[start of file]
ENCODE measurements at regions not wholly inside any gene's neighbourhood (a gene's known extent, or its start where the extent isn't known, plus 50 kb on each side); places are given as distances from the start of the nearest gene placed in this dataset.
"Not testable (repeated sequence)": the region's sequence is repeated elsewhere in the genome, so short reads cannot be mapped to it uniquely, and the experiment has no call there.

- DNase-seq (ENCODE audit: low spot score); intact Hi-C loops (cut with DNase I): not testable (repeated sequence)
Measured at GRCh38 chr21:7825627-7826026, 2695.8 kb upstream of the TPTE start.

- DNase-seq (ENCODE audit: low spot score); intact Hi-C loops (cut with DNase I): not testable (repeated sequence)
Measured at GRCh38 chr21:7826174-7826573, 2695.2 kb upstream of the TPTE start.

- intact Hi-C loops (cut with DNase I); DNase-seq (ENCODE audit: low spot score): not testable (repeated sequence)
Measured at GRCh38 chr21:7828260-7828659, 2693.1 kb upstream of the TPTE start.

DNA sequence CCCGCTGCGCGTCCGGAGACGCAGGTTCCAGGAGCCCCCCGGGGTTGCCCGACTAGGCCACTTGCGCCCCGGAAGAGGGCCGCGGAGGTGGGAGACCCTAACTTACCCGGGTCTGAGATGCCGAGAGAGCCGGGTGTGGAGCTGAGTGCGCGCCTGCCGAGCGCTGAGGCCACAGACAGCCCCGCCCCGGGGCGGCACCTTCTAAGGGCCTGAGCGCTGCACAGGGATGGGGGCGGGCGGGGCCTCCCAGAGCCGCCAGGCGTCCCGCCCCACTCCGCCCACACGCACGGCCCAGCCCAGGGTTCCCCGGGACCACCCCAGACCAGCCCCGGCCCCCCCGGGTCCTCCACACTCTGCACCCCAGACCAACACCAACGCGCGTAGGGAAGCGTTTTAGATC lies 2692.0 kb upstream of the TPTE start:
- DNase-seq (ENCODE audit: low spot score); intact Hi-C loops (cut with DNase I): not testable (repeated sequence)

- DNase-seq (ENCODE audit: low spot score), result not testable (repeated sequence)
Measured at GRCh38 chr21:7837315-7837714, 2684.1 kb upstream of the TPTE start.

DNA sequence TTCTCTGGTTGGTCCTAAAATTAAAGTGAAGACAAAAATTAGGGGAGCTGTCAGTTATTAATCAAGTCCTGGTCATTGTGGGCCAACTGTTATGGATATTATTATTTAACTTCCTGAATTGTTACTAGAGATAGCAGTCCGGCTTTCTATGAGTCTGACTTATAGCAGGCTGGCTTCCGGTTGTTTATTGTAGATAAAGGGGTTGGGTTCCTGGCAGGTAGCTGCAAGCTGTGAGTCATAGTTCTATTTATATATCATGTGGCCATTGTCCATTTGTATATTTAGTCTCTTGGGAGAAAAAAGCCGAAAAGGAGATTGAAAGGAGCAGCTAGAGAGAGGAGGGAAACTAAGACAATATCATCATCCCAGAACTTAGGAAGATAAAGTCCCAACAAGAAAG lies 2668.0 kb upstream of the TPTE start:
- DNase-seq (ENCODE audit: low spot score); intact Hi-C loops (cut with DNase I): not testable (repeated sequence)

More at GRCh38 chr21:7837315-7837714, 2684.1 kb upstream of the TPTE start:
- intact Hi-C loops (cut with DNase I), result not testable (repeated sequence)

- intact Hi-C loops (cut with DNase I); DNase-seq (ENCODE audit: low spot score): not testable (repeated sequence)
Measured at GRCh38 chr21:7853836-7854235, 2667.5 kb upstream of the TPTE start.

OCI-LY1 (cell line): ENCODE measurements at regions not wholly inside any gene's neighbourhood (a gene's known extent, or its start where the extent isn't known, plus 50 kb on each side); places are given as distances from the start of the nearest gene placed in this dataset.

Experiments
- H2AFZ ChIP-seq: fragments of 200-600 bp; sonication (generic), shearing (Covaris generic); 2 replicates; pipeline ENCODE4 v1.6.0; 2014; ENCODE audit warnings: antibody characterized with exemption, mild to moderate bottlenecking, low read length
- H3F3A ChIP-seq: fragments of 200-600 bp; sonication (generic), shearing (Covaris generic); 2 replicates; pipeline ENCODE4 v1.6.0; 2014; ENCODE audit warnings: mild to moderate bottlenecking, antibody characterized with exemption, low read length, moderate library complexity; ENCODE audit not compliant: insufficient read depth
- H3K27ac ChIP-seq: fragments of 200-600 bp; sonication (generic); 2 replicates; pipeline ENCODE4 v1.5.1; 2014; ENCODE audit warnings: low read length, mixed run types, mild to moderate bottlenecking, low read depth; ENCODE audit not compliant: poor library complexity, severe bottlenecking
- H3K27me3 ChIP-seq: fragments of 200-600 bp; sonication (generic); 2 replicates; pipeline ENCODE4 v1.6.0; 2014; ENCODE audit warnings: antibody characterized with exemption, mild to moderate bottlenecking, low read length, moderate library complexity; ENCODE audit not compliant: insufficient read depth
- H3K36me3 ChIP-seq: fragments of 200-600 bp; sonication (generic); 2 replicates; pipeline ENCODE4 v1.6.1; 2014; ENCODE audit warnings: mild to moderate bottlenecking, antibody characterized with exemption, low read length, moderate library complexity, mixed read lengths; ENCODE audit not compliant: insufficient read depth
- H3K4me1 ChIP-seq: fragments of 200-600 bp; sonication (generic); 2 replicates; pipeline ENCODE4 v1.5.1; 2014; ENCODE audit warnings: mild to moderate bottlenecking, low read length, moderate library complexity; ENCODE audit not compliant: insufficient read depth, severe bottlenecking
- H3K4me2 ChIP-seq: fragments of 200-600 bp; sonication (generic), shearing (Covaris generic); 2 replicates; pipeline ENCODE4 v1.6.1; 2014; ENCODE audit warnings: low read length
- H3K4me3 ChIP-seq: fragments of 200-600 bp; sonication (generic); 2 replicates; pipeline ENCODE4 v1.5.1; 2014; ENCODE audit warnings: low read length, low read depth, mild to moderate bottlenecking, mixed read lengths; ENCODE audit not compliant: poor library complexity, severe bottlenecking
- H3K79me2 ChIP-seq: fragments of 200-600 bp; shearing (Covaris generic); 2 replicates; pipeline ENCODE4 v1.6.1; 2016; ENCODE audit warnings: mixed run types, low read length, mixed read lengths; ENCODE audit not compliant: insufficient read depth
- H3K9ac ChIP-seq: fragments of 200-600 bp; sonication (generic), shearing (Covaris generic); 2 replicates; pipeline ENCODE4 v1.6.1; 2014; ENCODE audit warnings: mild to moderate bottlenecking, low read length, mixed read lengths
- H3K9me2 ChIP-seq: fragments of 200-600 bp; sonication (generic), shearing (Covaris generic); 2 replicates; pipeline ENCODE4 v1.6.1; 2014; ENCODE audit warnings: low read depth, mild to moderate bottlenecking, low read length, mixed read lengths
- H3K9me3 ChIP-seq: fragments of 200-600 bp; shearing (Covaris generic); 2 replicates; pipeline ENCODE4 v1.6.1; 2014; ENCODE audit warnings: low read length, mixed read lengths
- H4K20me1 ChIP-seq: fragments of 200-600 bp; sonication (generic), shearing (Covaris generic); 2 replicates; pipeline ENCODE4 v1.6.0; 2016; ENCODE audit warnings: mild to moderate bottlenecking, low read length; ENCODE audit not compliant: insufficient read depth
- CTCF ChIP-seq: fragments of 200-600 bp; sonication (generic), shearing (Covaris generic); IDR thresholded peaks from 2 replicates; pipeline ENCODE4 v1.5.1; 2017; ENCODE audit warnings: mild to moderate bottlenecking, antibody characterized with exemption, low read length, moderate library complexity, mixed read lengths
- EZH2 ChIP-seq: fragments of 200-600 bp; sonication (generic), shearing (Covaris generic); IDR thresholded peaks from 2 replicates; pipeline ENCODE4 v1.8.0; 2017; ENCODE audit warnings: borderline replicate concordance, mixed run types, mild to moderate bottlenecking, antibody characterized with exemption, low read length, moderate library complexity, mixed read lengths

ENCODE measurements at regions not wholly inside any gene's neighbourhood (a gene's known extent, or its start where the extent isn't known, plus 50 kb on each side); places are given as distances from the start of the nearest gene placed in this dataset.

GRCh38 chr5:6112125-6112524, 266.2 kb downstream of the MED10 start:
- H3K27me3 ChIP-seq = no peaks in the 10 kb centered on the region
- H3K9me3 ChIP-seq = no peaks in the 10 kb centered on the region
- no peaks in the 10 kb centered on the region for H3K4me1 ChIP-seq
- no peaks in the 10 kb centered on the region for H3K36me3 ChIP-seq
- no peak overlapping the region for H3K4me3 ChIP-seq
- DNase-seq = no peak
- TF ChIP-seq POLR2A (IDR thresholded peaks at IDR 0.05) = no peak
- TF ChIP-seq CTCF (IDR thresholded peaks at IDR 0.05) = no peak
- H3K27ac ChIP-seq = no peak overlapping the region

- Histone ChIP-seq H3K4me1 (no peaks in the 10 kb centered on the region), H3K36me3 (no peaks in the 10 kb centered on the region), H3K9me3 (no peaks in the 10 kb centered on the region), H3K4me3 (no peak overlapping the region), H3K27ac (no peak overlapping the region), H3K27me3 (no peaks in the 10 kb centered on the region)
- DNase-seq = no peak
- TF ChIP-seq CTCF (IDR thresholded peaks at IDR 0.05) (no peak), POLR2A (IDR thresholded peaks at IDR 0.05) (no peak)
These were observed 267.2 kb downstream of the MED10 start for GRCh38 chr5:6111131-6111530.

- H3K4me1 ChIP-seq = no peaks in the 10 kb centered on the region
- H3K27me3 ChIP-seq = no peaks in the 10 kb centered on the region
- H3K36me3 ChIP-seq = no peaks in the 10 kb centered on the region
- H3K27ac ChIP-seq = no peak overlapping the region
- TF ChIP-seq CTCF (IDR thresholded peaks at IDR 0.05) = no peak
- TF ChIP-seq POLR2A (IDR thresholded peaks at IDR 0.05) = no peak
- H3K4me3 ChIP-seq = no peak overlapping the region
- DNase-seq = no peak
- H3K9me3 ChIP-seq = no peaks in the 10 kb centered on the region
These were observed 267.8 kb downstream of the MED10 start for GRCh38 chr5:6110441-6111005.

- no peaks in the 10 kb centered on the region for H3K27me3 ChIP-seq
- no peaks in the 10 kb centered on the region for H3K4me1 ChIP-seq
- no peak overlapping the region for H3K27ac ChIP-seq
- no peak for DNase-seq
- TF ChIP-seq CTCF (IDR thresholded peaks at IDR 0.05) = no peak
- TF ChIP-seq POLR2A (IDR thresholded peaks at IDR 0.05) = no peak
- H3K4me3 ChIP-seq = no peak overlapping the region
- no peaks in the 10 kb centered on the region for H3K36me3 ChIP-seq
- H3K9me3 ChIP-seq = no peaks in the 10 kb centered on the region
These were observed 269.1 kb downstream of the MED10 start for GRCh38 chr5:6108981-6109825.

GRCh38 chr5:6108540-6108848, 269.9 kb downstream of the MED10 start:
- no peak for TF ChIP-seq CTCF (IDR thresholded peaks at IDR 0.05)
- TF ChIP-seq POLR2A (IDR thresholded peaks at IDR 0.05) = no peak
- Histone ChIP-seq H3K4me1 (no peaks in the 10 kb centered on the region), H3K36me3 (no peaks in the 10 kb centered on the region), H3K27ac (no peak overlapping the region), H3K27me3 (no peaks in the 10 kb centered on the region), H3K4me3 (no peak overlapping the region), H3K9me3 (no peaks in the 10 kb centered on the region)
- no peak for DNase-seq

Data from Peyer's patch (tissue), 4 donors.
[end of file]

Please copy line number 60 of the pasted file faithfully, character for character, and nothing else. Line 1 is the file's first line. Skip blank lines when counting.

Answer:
These were observed 267.8 kb downstream of the MED10 start for GRCh38 chr5:6110441-6111005.